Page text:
More about Boy in the Red Vest
This work by Paul Cézanne is one of the few paintings that has the distinction of having been stolen twice.
To start, we have the questionable circumstances under which Boy in the Red Vest ended up at the world famous Bührle Collection in th first place. Emil Georg Bührle was an arms dealer to the wrong side in World War II. He amassed a huge collection of art during the war, when much art was stolen, or "appropriated" from Jewish families. He built one of the most prestigious private art galleries in the world on shaky moral ground.
Then, in 2008, one of the largest art heists in Europe took place at his museum. Three armed men entered the museum at closing time. Within three minutes they made off with four of the most treasured masterpieces in the collection. Boy in the Red Vest, valued at around $91 million, was the most expensive painting stolen. They also got one each by Claude Monet and Vincent van Gogh, but those two were discovered in the backseat of an abandoned car in the parking lot of a nearby mental institution pretty soon after the crime.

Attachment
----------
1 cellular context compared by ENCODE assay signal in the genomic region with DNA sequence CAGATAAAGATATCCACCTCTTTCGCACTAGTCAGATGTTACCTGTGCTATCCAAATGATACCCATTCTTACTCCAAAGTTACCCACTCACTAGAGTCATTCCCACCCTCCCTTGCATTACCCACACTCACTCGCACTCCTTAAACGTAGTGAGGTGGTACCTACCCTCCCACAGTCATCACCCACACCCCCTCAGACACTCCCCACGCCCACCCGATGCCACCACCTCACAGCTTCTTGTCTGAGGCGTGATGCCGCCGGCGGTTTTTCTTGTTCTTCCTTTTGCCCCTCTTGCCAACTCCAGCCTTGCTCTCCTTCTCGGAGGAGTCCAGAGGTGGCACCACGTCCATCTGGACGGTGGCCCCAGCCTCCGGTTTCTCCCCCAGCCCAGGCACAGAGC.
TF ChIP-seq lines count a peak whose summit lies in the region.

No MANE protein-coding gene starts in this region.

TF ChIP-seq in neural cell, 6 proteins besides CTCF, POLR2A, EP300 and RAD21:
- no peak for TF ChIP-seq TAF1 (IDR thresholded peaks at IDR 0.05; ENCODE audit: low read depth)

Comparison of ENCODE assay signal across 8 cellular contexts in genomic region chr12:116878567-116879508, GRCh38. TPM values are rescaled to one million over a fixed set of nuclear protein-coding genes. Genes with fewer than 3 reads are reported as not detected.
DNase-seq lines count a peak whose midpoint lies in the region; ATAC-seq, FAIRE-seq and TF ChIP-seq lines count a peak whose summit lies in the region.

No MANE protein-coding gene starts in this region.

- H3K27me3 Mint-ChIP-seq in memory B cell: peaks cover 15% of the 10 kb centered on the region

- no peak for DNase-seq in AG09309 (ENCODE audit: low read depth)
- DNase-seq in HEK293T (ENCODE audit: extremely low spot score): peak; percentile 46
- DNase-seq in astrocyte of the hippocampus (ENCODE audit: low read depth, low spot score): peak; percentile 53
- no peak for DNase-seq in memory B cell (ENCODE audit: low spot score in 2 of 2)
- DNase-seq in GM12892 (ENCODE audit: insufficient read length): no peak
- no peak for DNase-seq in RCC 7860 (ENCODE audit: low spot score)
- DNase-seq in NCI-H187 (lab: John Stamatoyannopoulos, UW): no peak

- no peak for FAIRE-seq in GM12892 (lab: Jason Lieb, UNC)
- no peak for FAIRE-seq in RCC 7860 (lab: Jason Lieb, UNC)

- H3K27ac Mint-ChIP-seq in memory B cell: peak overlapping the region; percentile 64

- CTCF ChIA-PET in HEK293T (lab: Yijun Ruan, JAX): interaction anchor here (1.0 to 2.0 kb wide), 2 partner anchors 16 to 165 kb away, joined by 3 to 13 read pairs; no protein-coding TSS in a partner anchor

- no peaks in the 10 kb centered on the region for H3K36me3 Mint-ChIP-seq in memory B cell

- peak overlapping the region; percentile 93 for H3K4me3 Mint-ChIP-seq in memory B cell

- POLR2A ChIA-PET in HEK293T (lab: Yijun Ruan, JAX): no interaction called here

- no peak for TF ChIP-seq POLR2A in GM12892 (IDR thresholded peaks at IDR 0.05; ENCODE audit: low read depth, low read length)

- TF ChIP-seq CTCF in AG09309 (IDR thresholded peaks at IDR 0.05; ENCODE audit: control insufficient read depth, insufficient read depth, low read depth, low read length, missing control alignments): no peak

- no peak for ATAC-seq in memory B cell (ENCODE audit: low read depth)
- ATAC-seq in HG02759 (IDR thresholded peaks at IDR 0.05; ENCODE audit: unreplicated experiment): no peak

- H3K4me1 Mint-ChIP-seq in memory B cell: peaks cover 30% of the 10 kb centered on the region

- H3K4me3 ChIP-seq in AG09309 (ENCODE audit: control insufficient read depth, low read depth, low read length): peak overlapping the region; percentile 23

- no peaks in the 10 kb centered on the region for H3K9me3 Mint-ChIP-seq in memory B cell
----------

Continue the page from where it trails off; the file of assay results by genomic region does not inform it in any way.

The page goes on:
Our lad in red however, and another painting by Edgar Degas, remained missing. Boy in the Red Vest wasn't recovered until 2012. It was in Serbia hanging out with a gang of organized criminals. The Degas, unfortunately, is still MIA.
Here is what Wikipedia says about The Boy in the Red Vest
The Boy in the Red Vest (Le Garçon au gilet rouge), also known as The Boy in the Red Waistcoat, is a painting (Venturi 681) by Paul Cézanne, painted in 1889 or 1890. It is a fine example of Cézanne's skilled, nuanced, and innovative mature work after 1880.
Check out the full Wikipedia article about The Boy in the Red Vest